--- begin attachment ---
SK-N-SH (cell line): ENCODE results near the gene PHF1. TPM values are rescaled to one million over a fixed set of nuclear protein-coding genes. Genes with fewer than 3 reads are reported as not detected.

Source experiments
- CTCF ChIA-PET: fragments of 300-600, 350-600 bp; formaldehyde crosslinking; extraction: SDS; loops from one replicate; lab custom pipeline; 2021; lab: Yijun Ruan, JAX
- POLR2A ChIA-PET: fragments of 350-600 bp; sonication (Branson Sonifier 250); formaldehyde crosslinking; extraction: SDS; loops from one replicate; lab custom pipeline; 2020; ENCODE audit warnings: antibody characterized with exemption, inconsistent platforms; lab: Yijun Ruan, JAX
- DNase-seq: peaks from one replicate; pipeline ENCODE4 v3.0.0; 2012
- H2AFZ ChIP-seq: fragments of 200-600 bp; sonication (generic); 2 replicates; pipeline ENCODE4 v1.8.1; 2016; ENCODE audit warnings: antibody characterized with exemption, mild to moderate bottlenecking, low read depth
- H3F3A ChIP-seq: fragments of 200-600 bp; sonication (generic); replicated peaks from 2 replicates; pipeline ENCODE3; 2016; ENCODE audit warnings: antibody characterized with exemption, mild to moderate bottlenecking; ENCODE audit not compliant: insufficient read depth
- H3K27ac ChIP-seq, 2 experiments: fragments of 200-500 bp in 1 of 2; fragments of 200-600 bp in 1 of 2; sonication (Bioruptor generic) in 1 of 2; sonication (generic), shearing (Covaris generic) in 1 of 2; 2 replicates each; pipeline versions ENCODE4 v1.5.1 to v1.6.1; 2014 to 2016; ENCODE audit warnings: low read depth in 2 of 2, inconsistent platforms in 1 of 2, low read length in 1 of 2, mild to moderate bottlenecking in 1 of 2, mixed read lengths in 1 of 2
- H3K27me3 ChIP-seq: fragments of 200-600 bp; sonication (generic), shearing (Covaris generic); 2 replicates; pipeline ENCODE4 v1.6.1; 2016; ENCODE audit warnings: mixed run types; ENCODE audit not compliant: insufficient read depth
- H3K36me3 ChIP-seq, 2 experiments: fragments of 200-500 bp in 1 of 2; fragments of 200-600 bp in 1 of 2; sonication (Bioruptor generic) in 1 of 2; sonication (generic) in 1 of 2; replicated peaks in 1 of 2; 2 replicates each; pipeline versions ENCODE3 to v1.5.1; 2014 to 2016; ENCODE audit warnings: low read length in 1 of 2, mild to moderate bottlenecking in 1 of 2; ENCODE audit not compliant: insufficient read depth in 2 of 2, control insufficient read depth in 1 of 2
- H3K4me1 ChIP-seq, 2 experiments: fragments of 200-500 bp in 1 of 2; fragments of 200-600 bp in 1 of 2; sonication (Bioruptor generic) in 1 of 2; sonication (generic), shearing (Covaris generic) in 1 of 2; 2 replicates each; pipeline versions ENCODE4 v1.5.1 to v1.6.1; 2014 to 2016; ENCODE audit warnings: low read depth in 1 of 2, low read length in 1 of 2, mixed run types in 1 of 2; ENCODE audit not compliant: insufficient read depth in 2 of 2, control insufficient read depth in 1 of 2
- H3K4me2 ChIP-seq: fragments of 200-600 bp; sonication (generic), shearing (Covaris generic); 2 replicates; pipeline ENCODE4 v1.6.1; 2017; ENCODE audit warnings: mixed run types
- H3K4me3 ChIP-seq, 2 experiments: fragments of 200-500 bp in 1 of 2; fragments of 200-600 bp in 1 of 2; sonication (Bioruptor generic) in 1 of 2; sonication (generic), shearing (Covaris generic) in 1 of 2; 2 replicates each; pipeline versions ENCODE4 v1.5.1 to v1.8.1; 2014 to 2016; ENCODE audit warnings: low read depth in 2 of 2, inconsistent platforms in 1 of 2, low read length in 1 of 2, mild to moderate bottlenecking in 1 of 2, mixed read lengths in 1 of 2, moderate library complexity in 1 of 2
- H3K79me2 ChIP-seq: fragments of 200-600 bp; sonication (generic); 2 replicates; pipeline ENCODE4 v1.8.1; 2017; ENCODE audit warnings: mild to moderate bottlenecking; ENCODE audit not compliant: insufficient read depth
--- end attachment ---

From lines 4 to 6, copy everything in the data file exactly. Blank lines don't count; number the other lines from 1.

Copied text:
- POLR2A ChIA-PET: fragments of 350-600 bp; sonication (Branson Sonifier 250); formaldehyde crosslinking; extraction: SDS; loops from one replicate; lab custom pipeline; 2020; ENCODE audit warnings: antibody characterized with exemption, inconsistent platforms; lab: Yijun Ruan, JAX
- DNase-seq: peaks from one replicate; pipeline ENCODE4 v3.0.0; 2012
- H2AFZ ChIP-seq: fragments of 200-600 bp; sonication (generic); 2 replicates; pipeline ENCODE4 v1.8.1; 2016; ENCODE audit warnings: antibody characterized with exemption, mild to moderate bottlenecking, low read depth